Update on the latest in business:


NEW YORK (AP) — Stocks are drifting higher in afternoon trading on Wall Street, putting the market on track for its third gain in a row.

The S&P 500 was up 0.4%, coming off the heels of a whiplash start to the year where its worst quarterly performance since 2008 gave way to its best quarter since 1998.

Treasury yields and the price of oil also ticked higher following encouraging reports on the U.S. economy.


But stocks in Europe and Asia were mixed after reports underscored the fragility of the recovery as COVID-19 levels continue to mount in hotspots around the world.


US manufacturing bounces back in June on reopenings

SILVER SPRING, Md. (AP) — U.S. manufacturing rebounded in June as major parts of the country opened back up, ending three months of contraction in the sector caused by the coronavirus pandemic.

The Institute for Supply Management, an association of purchasing managers, said Wednesday that its manufacturing index rose to 52.6 last month after registering 43.1 in May and 41.5 in April.

Any reading below 50 signals that U.S. manufacturers are contracting.

New orders, production, hiring and new export orders all jumped in June, after they all declined in May but at a slower pace than in April.


Survey: Companies added 2.4 million jobs in June

WASHINGTON (AP) — U.S. companies added nearly 2.4 million jobs in June, according to a private survey, a large gain that still leaves the job market far below its pre-pandemic levels. The payroll company ADP said that small businesses reported the largest gain, adding 937,000 jobs. Construction firms and restaurants and hotels also posted big increases in hiring.


US construction spending fell 2.1% in May

WASHINGTON (AP) — U.S. construction spending fell 2.1% in May with both home building and nonresidential activity declining.

The Commerce Department said the May decline followed an even larger 3.5% fall in April. Construction spending was down 0.3% in March.

The construction industry has been rocked by the shutdowns triggered by the coronavirus pandemic. Home building dropped 4% in May with construction of single-family homes down 8.5%. Nonresidential construction dropped 2.4% with office building and the category that covers shopping centers both down.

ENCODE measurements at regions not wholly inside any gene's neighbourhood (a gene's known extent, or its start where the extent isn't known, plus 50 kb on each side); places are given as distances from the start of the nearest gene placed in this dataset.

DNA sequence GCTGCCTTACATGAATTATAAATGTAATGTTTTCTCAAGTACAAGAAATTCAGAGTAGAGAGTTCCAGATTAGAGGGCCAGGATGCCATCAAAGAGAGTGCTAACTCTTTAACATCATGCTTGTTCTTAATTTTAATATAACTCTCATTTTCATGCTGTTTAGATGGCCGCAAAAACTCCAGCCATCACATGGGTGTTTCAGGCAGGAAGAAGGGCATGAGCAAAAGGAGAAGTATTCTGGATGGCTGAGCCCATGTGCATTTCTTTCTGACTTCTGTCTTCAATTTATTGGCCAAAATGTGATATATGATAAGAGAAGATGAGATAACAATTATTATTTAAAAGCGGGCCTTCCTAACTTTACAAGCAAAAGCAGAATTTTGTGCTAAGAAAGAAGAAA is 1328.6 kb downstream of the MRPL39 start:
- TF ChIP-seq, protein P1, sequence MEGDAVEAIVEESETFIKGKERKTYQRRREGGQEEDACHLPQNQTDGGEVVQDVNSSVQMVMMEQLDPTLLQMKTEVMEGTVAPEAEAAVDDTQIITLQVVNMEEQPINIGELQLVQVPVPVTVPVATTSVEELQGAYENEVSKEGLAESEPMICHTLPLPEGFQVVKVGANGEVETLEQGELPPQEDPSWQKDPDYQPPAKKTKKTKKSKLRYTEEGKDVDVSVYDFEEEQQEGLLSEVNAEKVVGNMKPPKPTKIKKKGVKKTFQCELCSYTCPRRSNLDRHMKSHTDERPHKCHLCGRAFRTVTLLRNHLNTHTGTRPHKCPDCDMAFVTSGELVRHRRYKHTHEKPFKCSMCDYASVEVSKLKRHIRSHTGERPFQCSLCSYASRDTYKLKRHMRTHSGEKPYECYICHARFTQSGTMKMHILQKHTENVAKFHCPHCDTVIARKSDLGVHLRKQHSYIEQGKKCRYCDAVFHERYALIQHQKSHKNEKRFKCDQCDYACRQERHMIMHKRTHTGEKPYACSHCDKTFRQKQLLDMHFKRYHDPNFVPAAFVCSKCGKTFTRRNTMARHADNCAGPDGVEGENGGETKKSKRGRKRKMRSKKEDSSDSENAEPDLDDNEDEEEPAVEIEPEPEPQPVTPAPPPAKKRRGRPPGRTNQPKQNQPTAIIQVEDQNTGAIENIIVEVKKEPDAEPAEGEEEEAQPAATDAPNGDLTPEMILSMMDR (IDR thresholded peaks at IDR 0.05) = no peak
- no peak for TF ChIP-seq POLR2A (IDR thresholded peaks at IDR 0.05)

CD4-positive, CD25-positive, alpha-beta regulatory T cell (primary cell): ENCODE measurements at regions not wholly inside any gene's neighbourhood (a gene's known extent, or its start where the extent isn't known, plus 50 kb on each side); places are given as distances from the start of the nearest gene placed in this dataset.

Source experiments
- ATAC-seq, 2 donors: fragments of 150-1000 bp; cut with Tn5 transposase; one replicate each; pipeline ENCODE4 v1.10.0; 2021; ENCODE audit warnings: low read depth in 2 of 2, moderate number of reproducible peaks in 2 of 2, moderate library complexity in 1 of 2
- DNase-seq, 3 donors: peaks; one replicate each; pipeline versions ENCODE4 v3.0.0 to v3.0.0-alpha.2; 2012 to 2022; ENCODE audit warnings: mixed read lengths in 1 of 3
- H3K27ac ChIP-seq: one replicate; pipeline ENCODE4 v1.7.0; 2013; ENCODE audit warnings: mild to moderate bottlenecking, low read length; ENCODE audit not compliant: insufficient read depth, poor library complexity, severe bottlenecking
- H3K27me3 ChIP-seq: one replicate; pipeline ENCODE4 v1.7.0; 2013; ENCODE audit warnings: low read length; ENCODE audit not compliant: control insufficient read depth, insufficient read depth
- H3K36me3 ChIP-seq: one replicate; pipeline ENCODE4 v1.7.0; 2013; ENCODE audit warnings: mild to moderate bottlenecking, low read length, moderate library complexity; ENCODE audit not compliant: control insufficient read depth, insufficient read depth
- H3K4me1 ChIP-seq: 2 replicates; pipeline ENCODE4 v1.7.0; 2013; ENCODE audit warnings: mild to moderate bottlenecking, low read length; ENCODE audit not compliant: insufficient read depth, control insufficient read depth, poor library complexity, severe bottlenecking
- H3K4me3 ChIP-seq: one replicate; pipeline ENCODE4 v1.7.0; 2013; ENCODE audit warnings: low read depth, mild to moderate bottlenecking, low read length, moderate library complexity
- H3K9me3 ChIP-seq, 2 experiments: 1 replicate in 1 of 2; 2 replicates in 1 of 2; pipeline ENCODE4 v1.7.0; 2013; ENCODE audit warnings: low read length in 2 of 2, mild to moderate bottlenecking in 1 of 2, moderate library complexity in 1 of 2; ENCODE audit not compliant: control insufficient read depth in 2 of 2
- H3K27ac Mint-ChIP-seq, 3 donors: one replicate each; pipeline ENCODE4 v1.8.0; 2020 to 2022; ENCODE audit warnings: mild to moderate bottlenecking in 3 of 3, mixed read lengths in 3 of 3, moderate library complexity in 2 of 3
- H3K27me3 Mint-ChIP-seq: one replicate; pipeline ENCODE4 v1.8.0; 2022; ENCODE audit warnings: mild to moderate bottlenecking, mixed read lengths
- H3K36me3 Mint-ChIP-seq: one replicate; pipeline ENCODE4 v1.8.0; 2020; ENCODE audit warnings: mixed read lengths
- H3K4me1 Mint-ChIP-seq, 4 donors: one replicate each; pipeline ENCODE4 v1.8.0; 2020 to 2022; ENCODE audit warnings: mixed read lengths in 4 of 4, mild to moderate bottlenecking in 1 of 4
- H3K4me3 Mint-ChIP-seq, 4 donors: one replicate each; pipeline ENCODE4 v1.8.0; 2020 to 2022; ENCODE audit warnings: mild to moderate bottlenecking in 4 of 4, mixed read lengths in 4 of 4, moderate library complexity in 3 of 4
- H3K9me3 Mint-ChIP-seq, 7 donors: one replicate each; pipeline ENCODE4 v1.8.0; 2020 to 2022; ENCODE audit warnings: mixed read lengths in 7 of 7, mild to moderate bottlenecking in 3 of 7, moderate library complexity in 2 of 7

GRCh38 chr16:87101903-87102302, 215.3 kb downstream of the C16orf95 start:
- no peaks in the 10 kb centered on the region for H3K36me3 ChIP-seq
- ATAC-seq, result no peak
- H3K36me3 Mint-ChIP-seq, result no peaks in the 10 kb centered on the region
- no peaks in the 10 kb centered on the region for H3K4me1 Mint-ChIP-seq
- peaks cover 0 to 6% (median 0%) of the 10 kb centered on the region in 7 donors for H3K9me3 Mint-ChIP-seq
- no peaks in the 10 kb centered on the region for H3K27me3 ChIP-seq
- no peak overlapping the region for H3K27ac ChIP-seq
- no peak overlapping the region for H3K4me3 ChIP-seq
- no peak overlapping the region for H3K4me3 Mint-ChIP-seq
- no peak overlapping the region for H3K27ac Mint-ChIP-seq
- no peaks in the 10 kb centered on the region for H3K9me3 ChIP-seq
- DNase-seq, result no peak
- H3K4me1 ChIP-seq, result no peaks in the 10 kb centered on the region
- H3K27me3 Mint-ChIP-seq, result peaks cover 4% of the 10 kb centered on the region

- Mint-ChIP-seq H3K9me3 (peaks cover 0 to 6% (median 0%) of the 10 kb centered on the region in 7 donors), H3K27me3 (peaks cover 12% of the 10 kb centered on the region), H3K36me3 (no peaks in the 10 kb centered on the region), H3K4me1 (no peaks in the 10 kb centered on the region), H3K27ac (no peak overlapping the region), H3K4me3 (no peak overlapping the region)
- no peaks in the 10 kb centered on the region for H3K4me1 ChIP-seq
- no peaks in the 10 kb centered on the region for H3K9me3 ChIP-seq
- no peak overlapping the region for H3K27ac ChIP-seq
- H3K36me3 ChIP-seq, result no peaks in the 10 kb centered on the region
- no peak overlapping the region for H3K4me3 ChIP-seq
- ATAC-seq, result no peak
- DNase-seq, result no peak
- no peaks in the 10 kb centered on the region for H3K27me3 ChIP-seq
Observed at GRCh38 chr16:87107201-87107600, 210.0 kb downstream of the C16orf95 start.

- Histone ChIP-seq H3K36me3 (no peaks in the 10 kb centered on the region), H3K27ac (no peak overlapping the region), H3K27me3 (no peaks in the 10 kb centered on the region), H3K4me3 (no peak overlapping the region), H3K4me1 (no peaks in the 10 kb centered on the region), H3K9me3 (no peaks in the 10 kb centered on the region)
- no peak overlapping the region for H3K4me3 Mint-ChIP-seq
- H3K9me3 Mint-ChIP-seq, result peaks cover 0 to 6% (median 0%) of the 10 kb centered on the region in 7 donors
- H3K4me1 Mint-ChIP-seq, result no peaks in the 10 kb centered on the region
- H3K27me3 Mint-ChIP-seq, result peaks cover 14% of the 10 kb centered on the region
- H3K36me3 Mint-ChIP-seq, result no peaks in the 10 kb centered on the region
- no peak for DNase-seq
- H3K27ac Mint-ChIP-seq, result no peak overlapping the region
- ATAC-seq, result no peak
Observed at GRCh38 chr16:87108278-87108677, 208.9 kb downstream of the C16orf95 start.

Health experts slam US hoarding of only licensed virus drug

LONDON (AP) — Health experts have slammed the U.S. decision to hog nearly the entire global supply of remdesivir, the only drug licensed so far to treat COVID-19, warning that type of selfish behaviour sets a dangerous precedent for attempts to share scarce treatments amid the pandemic.

In a press release Tuesday, the U.S. government announced President Donald Trump had struck “an amazing deal” to buy the drug for Americans, which will virtually deplete global supplies for the next three months.

Ohid Yaqub, a senior lecturer at the University of Sussex called it “disappointing news” and said the move could have a “chilling effect.”

It is the only drug licensed by both the U.S. and the European Union as a treatment for severe COVID-19.


Pfizer reports encouraging, very early vaccine test results

UNDATED (AP) — Pfizer and its German partner BioNTech are reporting encouraging signs from its very early testing of a possible COVID-19 vaccine.

Preliminary results released Wednesday from 45 volunteers showed hoped-for immune reactions in two of the tested doses. Side effects were typical for vaccines, mostly injection-site pain and fever.

The companies are testing four somewhat similar vaccine candidates. They aim to move the most promising shot into large-scale studies later this summer.